One thing may not realize is that you have become a really good playmaker for your position. How do you think that will manifest itself especially now that you are going to be on the same team as so many elite scorers?
TC: I actually learned a lot of that last year during my time with the Denver Nuggets while I was spending time around Nikola Jokic and Paul Millsap and Jerami Grant. They helped me a ton and made me “think the game” better and play it better, too. I was able to pick up on some of the things I saw from them and really learn the game more than ever. I just got better at reading and reacting in different situations, finding open guys, figuring out different ways to get guys open on the floor.
I was a good playmaker in the G League because I learned where my teammates liked getting the ball. Does this player like coming off a dribble handoff? Does he like to get hit early? I want to learn everything so that I can get them the best shots and the shots that they like. That is why my assist percentage is high. Moving forward, I’ll bring that same element to my team as it is needed.
You mentioned your time with Denver. You were able to get on the floor during the 2020 NBA playoffs. You were also around a contender every day and saw what it takes to make the Western Conference Finals. How will that experience help as you join a team vying to win a title?
Aug 6, 2020; Lake Buena Vista, Florida, USA; Tyler Cook #25 of the Denver Nuggets reacts to their 125-115 loss to the Portland Trail Blazers at Visa Athletic Center at ESPN Wide World Of Sports Complex on August 06, 2020 in Lake Buena Vista, Florida.
Kevin C. Cox/Pool Photo-USA TODAY Sports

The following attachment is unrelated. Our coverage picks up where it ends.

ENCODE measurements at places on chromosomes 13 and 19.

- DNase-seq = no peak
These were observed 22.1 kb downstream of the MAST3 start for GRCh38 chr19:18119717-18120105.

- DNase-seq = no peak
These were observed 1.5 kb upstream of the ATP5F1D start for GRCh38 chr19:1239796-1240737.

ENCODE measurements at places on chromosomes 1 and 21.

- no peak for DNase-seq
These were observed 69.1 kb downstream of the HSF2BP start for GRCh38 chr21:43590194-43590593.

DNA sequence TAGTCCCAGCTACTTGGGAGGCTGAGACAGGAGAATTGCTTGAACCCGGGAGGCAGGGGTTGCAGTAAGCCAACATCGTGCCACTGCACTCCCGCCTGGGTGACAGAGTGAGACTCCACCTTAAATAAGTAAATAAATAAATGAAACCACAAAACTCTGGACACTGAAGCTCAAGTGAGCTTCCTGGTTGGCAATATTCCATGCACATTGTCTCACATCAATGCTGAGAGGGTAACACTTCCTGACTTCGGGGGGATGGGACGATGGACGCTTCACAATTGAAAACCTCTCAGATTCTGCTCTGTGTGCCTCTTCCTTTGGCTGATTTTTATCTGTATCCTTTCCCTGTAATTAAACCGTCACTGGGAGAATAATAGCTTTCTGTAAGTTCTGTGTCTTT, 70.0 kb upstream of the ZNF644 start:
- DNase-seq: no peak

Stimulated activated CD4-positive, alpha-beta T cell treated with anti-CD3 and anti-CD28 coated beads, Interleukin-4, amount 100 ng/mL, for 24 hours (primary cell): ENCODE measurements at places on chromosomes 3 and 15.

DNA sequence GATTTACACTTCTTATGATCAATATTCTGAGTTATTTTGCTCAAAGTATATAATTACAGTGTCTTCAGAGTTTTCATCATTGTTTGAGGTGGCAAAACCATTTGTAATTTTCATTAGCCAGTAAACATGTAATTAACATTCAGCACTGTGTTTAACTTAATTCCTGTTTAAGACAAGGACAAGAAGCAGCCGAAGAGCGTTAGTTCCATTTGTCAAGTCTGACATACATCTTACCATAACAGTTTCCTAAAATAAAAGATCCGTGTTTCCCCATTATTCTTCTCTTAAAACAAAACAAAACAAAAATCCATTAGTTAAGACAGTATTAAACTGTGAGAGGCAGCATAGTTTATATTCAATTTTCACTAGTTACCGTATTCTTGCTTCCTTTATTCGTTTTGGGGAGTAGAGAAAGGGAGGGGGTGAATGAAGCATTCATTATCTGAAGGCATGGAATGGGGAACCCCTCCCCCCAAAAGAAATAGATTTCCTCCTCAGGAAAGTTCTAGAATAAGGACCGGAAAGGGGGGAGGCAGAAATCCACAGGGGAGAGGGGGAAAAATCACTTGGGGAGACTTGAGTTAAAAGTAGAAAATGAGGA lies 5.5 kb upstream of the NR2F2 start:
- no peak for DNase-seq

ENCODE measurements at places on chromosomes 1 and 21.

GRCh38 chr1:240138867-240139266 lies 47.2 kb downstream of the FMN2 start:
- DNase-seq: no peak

TC: It was a blessing to be around that group during that time. It was my rookie year so I didn’t know anything else yet. But coming into that and seeing the process and seeing everything that it took to get to that point was incredible. It really helped to get that experience under my belt.
I was able to see the amount of focus and intensity and the attention to detail that it took to get to that far in the playoffs. That will serve me well. A lot of these guys on this team have playoff and championship experience. Even as a young guy, having that experience under my belt will help me and help us mesh together as I go forward with this team. Hopefully, I can use that to maybe help other guys as well.
You went from playing in the G League bubble to playing for Brooklyn in such a rapid period of time. Have you been able to reflect on that transition?
TC: Man, it’s been crazy, to say the least. Tuesday, I was playing in the G League. Thursday, I was with the Nets. And they’re favorites to win the championship! [Laughs] I wasn’t really able to think about it until after the first game.
It was an amazing feeling. That’s what you work for nonstop. So getting the chance and opportunity to be a part of this group for however long that will be is special. I don’t take it for granted. I just want to be the best player I can be for this team.
You’ve had a chance to play at the bubble location in the NBA and in the G League. What were some of your observations from that experience?
TC: Yeah, it was my second time, so it was a little more smooth. I knew what to expect. I had a feeling of what it would be like. Off the court, it is definitely different. You don’t have the freedom that you are used to, being able to move around and stuff like that. Honestly, it made playing ball easier. You don’t have any travel. You’re going to the same gym every day. You know the court. You know the arena. It made me more comfortable once I knew the environment.
But it takes a long time to get used to it. A lot of my teammates struggled with finding their way. Life is about adapting, though. So once you get down there, you have to do what you can to make it as good as possible.
While you were down there, you dropped 31-10-9 against (of all teams) Brooklyn’s G League affiliate. How big of a role do you think that played in getting on their radar to where the organization made the decision to get you an NBA deal?